by Shiri Eisner
The latest video hoax produced by the Israeli government and released unto YouTube has recently drawn wide attention to a phenomenon that many radical LGBT groups have been trying to combat for quite a while now: pinkwashing.
For those unaware of the hoax story so far, the gist of it goes thus: a mysterious video goes on YouTube in which a ‘disillusioned’ gay activist by the name of “Marc” tells his viewers about his attempt to join the Gaza Flotilla, only to be rebuked by the organizers on account of his being gay. “Marc” then goes on to tell us, that after being rejected in such a homophobic manner, he went on to find pictures of Palestine solidarity and human rights organizers embracing Hammas leaders. The shocked “Marc” then warns his fellow gay activists from believing the “lies” of these terrible human rights groups and, indeed, from joining or supporting either the flotilla or the Palestinian solidarity movement. However, all’s well that ends well: the video was quickly exposed as a hoax, tracking it back to a minor Tel Aviv gay celebrity by the name of Omer Gershon, by and by proving that the Israeli government has no fear of spreading outright lies in attempts to achieve its propaganda goals (for example, it’s worth noting that out bisexual author Alice Walker will be joining the flotilla).
So, What’s This “Pinkwashing” Anyway?
Continue reading “BDS, LGBT, and Why You Should Care about Pinkwashing”
Fear grips the country from coast to coast.
Politicos, anchors and talk-show hosts
chatter all day, The Mozlems are coming;
they’ve dropped their drivel about fighting
them there. While our troops fought in Iraq
holding the ‘terrorists’ at the gates, back
home, greater troubles were brewing.
Radical Mozlems were actively scheming
to impose an Islamo-fascist theocracy
on the United States. Our great democracy
confronts an existential threat from within.
Let us act fast – good Republicans raise a din –
Moslems inside the US are working openly
to force sharia-law upon us. Act quickly,
harangue the pundits – or lose this great country
to heathens. Now’s not the time for an energy
plan, overhaul Medicare, fix the infrastructure,
or trim the deficit. We face greater dangers
from the enemy within: The Mozlems are coming.
It’s women in burqa, no gambling, no drinking,
nor driving for women. Americans get cracking
‘cause your country is calling. The Mozlems are coming.
– M. Shahid Alam is professor of economics at Northeastern University. He is author of Israeli Exceptionalism (Palgrave, 2009) and Poverty from the Wealth of Nations (Macmillan, 2000). Write to him at email@example.com.
The phenomenon of the mass Muslim penetration into the West and their settlement there is creating a dangerous internal threat.
The Muslims are busy killing people, and killing people for reasons that in the West are regarded as idiotic. There is a problem here with Islam.
[T]he notion of sharing power or being a minority in a non-Muslim Arab polity is alien to the Muslim Arab mentality.
After the event, an article by Morris was published online by The National Interest, in which he relayed the hostile reception he experienced in typical fashion:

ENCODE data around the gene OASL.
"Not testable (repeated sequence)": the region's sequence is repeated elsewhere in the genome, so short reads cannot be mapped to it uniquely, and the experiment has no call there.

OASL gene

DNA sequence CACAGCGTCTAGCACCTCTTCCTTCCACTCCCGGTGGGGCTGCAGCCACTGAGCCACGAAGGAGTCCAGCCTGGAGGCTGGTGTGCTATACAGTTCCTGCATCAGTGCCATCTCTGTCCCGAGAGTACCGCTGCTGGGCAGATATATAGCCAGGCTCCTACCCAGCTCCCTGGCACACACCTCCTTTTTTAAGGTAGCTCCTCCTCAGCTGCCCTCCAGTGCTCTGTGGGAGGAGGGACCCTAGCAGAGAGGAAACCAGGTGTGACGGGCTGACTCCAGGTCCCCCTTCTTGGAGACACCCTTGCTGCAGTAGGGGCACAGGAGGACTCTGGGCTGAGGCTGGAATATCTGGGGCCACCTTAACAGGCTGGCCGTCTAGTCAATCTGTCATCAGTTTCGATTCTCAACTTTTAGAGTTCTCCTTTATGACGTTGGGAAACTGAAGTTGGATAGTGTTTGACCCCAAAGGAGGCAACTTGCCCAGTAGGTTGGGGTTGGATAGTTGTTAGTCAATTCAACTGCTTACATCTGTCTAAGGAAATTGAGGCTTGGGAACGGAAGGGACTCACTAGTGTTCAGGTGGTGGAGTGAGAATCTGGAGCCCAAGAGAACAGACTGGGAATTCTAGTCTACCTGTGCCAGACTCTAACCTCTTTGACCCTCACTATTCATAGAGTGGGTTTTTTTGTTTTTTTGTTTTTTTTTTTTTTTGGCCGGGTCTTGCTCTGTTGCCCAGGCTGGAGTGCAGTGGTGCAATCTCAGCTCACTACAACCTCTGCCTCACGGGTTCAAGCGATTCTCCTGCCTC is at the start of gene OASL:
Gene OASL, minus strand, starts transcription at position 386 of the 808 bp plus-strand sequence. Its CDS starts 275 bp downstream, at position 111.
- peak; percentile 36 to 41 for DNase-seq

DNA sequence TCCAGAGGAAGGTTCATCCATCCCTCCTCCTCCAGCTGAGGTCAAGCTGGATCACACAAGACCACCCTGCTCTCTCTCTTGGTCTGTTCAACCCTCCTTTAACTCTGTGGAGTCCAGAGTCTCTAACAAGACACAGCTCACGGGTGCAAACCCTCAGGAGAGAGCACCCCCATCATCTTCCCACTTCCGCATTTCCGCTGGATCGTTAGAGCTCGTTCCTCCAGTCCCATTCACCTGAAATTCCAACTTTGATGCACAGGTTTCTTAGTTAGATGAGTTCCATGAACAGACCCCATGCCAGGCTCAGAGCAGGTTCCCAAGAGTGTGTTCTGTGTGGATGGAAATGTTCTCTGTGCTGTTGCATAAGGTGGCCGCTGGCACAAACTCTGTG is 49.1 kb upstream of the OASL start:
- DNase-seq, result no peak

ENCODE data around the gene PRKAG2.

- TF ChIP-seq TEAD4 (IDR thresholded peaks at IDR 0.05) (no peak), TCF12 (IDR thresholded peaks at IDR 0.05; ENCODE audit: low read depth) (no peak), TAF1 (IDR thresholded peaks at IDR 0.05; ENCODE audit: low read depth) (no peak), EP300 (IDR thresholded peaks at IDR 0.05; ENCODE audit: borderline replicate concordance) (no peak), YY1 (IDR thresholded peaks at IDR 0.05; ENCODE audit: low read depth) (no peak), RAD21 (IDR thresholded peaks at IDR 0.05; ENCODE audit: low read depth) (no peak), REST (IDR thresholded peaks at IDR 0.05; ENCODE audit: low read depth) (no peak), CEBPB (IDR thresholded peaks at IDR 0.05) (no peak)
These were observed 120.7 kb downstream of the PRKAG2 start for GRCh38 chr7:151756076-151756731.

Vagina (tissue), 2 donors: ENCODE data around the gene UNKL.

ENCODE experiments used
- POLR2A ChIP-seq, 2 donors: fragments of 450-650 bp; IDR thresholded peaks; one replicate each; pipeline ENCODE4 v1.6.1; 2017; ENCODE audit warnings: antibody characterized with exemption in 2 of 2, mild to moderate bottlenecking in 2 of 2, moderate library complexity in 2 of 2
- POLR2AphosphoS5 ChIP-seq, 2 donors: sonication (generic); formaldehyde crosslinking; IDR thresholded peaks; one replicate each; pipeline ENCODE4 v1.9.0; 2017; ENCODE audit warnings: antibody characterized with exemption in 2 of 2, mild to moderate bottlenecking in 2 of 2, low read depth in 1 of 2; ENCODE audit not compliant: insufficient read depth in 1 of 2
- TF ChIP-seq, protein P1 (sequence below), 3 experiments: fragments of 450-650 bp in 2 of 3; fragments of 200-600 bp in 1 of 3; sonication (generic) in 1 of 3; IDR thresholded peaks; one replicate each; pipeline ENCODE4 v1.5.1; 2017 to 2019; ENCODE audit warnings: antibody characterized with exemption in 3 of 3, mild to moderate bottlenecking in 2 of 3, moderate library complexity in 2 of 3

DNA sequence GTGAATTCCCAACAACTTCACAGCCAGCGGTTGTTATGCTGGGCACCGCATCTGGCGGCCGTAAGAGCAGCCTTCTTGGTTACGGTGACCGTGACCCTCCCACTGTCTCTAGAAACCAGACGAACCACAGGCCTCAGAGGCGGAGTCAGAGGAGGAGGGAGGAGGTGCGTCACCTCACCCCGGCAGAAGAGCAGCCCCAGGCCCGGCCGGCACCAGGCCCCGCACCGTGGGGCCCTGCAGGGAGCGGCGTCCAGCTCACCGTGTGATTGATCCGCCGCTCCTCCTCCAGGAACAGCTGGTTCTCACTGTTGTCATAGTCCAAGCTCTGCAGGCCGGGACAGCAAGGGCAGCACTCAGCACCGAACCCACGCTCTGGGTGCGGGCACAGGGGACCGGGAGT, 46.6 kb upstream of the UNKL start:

As I walked down Kingsway, a major London thoroughfare, a small mob—I don’t think any other word is appropriate—of some dozen Muslims, Arabs and their supporters, both men and women, surrounded me and, walking alongside me for several hundred yards…Several spoke in broken, obviously newly acquired, English. Violence was thick in the air though none was actually used. Passersby looked on in astonishment, and perhaps shame, but it seemed the sight of angry bearded, caftaned Muslims was sufficient to deter any intervention. To me, it felt like Brownshirts in a street scene in 1920s Berlin—though on Kingsway no one, to the best of my recall, screamed the word “Jew.”
Morris continued to talk about the questions he received from “Muslim participants” including “girls with scarves”, before concluding that “Muslim intimidation” is “cowing” the “British Christian majority” into “silence”.
But that (ahem) subtle messaging proved too much of a strain for Morris, and it now appears that he spoke in rather blunter terms to Makor Rishon, an Israeli newspaper:
As soon as they saw me I was surrounded by a mob of Moslem hooligans, screaming and cursing at me as I advanced toward the building…I had the feeling that I was surrounded by Nazis, except that instead of black shirts these were wearing Arab scarves on their heads. They were unambiguously Islamofascists. Some of them screamed in their broken foreign English that the UK should never have allowed me into the country.
The turmoil that has beleaguered the Middle East for decades has been described many ways. On the 5th of June, however, the terminology turned vulgar. This enduring conflict was publically characterised as a ‘war between the civilized man and the savage’. Boldly announced with a plea to ‘support Israel/defeat Jihad’, the full page advertisement ran in the New York Post’s special section covering the city’s ‘Celebrate Israel’ parade.
Declaring the Muslim people ‘savage’ is, of course, just a school-yard taunt from Islamaphobe Pamela Geller, who gleefully takes credit for the advertisement. Had her rant been limited to her own blog, we might easily dismiss it. The problem lies in its acceptance into mainstream discourse. The Post may be tabloid journalism, but its paper edition remains the seventh most popular paper in America. And this sort of crude advertisement for a political cause panders to a public comfortable with the mind-set of ‘don’t bore me with the details’.
But the details are critical if we are to consider a conflict that has taken thousands of lives. How can we, for instance, reconcile the concept of ‘civilized’ with the reality of shooting unarmed protesters? The advertisement asks us to accept Israel as ‘civilized’; yet as these very words were first read, Israeli soldiers were shooting into a crowd of Syrian-Palestinians, killing 24 and injuring another 350.